People fleeing the violence in Cote D'Ivoire have sought refuge in Bangolo, where they are receiving aid from Caritas. Credits: Caritas Cote D'Ivoire

People fleeing the violence in Cote D’Ivoire have sought refuge in Bangolo, where they are receiving aid from Caritas.
Credits: Caritas Cote D’Ivoire

Caritas is appealing for over 300,000 euro to help people in Côte d’Ivoire who have been affected by December’s election violence.

The three-month project will focus on 5000 people displaced following last year’s election unrest and 400 families in border towns in Zouan-Hounien province.

“The greatest difficulties for those forced from their homes comes from not having enough food or health assistance,” said Jean Djoman, Director of Human Development at Caritas Côte d’Ivoire. He said that displaced people have difficulty accessing the usual health services.

“People have a whole range of health problems that need to be treated. These include malaria, stomach upsets, skin and lung problems, and then there are the women who are pregnant and who are giving birth without adequate healthcare.”

Violence erupted when President Laurent Gbagbo refused to stand down after losing the elections last November. Up to 300 people have been killed since then, mainly supporters of Alassane Ouattara, who was recognised as the winner of the elections.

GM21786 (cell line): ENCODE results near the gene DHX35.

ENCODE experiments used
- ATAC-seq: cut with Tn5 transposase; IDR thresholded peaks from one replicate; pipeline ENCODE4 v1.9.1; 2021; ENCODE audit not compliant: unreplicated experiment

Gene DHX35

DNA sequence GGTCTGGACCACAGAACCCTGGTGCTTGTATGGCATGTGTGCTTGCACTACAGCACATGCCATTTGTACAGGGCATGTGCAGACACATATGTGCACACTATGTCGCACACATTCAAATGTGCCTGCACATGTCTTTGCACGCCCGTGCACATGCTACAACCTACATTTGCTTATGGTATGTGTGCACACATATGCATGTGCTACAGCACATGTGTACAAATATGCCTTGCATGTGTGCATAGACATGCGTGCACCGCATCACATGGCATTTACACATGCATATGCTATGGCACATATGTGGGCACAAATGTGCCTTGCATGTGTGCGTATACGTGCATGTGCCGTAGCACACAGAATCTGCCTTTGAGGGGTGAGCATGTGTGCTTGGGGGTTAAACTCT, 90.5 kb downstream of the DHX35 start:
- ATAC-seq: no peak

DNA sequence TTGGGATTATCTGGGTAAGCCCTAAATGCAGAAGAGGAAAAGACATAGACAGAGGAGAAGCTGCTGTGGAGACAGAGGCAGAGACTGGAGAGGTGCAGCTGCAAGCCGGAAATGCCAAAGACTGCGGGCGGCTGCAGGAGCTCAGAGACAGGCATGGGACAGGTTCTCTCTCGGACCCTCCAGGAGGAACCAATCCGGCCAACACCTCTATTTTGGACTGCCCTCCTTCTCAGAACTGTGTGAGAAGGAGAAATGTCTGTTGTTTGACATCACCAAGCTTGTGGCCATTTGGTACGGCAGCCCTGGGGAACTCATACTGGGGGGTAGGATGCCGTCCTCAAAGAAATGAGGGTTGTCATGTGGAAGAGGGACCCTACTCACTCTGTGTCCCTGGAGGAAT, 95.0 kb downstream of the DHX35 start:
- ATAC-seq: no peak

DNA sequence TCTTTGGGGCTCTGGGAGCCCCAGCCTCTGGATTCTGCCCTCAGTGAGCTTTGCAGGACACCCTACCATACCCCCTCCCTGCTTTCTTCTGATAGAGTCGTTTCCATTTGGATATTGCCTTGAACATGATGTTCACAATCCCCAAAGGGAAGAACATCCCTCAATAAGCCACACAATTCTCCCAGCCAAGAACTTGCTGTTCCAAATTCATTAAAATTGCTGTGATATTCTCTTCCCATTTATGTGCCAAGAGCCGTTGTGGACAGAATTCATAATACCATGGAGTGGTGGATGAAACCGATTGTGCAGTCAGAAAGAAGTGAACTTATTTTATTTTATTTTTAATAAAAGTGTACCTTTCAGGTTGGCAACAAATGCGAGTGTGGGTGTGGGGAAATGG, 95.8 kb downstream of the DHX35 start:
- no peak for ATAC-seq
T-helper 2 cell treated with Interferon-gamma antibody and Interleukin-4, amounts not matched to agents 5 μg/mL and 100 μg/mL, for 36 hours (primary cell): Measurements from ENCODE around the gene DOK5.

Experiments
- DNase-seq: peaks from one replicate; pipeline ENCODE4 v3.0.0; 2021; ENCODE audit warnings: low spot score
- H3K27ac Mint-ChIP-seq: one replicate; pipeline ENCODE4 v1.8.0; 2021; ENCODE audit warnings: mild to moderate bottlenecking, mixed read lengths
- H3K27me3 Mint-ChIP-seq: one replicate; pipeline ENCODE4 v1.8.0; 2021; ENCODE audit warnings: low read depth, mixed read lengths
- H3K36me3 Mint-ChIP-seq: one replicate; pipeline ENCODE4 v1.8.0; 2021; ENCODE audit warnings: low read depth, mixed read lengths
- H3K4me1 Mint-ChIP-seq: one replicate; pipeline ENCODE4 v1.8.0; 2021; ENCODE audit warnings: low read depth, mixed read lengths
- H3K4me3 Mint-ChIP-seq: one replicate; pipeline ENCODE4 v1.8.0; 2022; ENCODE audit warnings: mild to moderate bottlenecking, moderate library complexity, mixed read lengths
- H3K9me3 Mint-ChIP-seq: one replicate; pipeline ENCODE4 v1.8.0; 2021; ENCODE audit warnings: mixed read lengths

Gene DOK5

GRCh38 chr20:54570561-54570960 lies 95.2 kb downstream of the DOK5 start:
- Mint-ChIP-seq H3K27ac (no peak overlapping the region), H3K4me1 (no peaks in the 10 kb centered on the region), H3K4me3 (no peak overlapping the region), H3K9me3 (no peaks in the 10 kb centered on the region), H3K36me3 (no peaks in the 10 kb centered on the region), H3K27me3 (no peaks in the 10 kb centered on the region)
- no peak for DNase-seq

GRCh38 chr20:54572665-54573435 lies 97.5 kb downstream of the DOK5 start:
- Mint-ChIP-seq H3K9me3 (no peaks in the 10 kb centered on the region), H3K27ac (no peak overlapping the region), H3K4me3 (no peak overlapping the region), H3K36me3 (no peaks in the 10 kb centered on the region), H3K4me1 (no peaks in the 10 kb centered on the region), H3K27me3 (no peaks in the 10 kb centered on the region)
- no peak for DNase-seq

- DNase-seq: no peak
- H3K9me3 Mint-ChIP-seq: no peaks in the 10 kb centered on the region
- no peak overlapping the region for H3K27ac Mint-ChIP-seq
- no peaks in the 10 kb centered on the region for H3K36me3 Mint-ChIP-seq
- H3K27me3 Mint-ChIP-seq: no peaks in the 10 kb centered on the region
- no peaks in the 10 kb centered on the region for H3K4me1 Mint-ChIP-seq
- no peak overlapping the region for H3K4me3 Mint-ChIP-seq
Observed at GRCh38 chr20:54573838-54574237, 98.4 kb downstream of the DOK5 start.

Caritas wants to provide food, health and hygiene support, education, as well as awareness raising about HIV issues.

People will receive food packages consisting of rice, beans, salt and oil and access to drinking water will be boosted. They will also receive household items which they may have lost in the unrest, such as cooking utensils, plates, cups, blankets and mats.

Caritas will monitor children’s health to ensure malnutrition doesn’t take hold and will provide vaccinations for babies and children up to the age of five.

Education initiatives will not only focus on children, but also on making adults aware of the risks of domestic violence in their current situation and also sexually transmitted diseases.

Traditionally, Côte d’Ivoire was considered one of the most stable countries in West Africa. But the current violence shows the ethnic, religious and economic divisions which lie under the surface of this apparent stability.

For more information, please contact Michelle Hough on +39 06 69879721/+39 334 2344136 or hough@caritas.va.